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 Table of Contents  
CASE REPORT
Year : 2018  |  Volume : 2  |  Issue : 2  |  Page : 118-120

A rare case of true and pseudoaneurysm of left ventricular wall and incremental value of myocardial contrast


Department of Cardiology, Hero DMC Heart Institute, Ludhiana, Punjab, India

Date of Web Publication6-Sep-2018

Correspondence Address:
Dr. Rohit Tandon
Department of Cardiology, Hero DMC Heart Institute, Ludhiana, Punjab
India
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Source of Support: None, Conflict of Interest: None


DOI: 10.4103/jiae.jiae_67_17

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  Abstract 

Coexistence of left ventricular true and pseudoaneurysm together is although rare but can be a possible sequelae of ventricular remodeling postmyocardial infarction. True aneurysm can be suspected on the basis of persistent ST-segment elevation on electrocardiogram several weeks after myocardial infarction while pseudoaneurysm can only be diagnosed after a comprehensive echocardiography examination. We describe a rare case of true aneurysm of the left ventricle apex and pseudoaneurysm of midanterior septum wall confirmed by myocardial contrast echocardiography.

Keywords: Myocardial contrast echocardiography, pseudoaneurysm, true aneurysm


How to cite this article:
Kalra GS, Tandon R, Singh B, Mohan B. A rare case of true and pseudoaneurysm of left ventricular wall and incremental value of myocardial contrast. J Indian Acad Echocardiogr Cardiovasc Imaging 2018;2:118-20

How to cite this URL:
Kalra GS, Tandon R, Singh B, Mohan B. A rare case of true and pseudoaneurysm of left ventricular wall and incremental value of myocardial contrast. J Indian Acad Echocardiogr Cardiovasc Imaging [serial online] 2018 [cited 2018 Dec 13];2:118-20. Available from: http://www.jiaecho.org/text.asp?2018/2/2/118/240641


  Introduction Top


Aneurysms of the left ventricle are of two types: true and pseudo. True aneurysms are sequelae of ventricular remodeling posttransmural myocardial infarction while pseudoaneurysm is a mechanical complication of acute myocardial infarction representing contained myocardial rupture. A pseudoaneurysm does not contain all the three layers of the myocardium and is frequently lined by pericardium and mural thrombus [1],[2] and has a tendency to rupture, and therefore, it requires expeditious operative management soon after diagnosis, even in asymptomatic patients.[3] Coexistence of true and pseudoaneurysms is extremely rare. To date, only seven such cases have been reported in the world literature. We report another such case which was corroborated with myocardial contrast echocardiography thus highlighting the progress of routinely available modality in confirming the diagnosis in such a clinical scenario.[3],[4],[5]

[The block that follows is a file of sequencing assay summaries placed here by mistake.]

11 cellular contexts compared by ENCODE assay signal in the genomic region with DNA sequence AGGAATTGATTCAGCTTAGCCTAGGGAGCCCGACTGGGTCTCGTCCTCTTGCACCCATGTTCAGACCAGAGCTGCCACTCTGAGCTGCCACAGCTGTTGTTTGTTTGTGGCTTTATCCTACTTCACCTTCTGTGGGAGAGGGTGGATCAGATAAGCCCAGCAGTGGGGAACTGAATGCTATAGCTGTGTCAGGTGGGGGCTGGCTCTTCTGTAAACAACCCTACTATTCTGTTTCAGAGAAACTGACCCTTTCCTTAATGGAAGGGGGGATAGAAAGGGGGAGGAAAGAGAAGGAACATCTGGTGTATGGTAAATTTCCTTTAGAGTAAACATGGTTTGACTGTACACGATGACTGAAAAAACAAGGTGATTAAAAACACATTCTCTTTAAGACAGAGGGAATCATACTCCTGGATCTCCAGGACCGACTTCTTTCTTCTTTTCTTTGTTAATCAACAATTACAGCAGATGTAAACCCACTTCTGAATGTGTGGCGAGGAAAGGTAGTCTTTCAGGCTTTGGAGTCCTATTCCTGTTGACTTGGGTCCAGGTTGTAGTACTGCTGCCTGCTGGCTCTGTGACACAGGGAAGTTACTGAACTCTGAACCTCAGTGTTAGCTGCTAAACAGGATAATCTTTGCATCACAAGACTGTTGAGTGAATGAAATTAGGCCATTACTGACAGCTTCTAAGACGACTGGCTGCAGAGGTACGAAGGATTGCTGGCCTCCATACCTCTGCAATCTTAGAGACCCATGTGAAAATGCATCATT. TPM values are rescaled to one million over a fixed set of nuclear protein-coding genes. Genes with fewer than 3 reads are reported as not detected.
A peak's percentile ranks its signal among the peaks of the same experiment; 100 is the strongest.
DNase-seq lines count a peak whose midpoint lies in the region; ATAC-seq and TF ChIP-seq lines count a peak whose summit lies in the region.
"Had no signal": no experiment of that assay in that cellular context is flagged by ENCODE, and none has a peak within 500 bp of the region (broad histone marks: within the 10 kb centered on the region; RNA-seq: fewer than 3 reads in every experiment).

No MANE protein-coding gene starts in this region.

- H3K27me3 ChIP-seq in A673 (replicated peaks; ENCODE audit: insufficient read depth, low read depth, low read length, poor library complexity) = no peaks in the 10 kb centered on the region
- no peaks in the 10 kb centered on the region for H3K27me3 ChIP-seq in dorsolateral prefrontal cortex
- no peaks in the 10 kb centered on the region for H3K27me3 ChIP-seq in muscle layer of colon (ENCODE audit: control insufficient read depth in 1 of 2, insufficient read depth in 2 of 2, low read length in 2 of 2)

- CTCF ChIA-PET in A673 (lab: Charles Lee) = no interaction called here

Clinical Presentation Top


A 70-year-old male patient known diabetic and hypertensive for about 12 years presented with chief complaints of dyspnea New York Heart Association Class III for 2 weeks. On examination, the patient was conscious, oriented to time, place, and person, blood pressure was 90/70 mmHg, pulse rate was 90/min, afebrile, no pedal edema, or pallor.

Cardiovascular examination revealed apical impulse in the 5th left intercostal space lateral to midclavicular line, S1 S2 normal, no added sounds. Electrocardiogram-Q wave in anterior leads with ST-segment elevation.

His recent past history was that he had suffered acute anterior wall myocardial infarction 6 weeks back and was thrombolysed with streptokinase. During his previous hospitalization, he had worsening left ventricular failure with progressive pulmonary edema requiring mechanical ventilation for 3 days. Coronary angiography which was done at that time had revealed significant triple vessel disease, so he was advised coronary artery bypass grafting but his relatives refused citing old age and so he was discharged on optimal medical treatment.

Transthoracic echocardiography 8211; apical four-chamber view and apical two-chamber view 8211; showed regional wall motion abnormalities corresponding to left anterior descending territory with large apical true aneurysm and dyskinetic motion of apex [Figure 1] and [Figure 2] and [Video 1] while apical three-chamber view showed left ventricular true aneurysm at apex and suspicion of pseudoaneurysm because there was cutoff of endocardium at midanterior septum level with to-and-fro color flow on color Doppler [Figure 3] and [Video 2]. As the patient was frail and also not consenting for transesophageal echocardiogram (TEE), myocardial contrast echocardiogram was done using SonoVue contrast (phospholipids shell and sulfur hexafluoride gas) in apical three-chamber view; the whole outer margin of pseudoaneurysm could be distinctly appreciated [Figure 4] and [Video 3].
Figure 1: Apical two-chamber view arrow pointing towards large apical true aneurysm with dyskinetic motion

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Figure 2: Apical three-chamber view with green arrow pointing toward left ventricular true aneurysm at apex and yellow arrow pointing towards pseudoaneurysm with cutoff of endocardium at midanterior septum level

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Figure 3: Apical four-chamber view arrow pointing towards true aneurysm at apex

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Figure 4: Apical three-chamber view with myocardial contrast with arrow pointing towards the whole outer margin of pseudoaneurysm